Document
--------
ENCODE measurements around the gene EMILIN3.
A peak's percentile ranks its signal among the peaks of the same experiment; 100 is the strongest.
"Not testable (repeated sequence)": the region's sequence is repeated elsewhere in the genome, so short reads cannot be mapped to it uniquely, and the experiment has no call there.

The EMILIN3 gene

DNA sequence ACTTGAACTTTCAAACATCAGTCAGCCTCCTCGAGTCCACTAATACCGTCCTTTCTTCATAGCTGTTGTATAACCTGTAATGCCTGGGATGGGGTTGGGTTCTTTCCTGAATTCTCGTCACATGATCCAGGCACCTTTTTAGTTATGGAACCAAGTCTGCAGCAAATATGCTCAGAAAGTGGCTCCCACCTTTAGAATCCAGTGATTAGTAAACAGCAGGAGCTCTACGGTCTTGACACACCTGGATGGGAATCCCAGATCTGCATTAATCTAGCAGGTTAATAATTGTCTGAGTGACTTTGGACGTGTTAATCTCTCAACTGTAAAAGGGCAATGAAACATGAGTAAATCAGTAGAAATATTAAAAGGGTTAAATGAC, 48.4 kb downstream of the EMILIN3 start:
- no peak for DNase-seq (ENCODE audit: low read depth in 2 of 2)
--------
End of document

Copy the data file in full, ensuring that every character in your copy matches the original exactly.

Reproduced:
ENCODE measurements around the gene EMILIN3.
A peak's percentile ranks its signal among the peaks of the same experiment; 100 is the strongest.
"Not testable (repeated sequence)": the region's sequence is repeated elsewhere in the genome, so short reads cannot be mapped to it uniquely, and the experiment has no call there.

The EMILIN3 gene

DNA sequence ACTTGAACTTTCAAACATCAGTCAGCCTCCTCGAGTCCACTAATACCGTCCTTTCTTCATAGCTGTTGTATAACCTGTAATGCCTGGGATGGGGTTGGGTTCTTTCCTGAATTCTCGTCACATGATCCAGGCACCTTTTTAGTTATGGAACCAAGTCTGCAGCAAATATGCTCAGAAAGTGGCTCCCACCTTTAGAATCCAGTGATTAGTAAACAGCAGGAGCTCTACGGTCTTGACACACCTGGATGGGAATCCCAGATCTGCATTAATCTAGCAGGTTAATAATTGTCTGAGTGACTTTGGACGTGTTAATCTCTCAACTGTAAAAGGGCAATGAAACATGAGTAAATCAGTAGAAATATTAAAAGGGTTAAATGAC, 48.4 kb downstream of the EMILIN3 start:
- no peak for DNase-seq (ENCODE audit: low read depth in 2 of 2)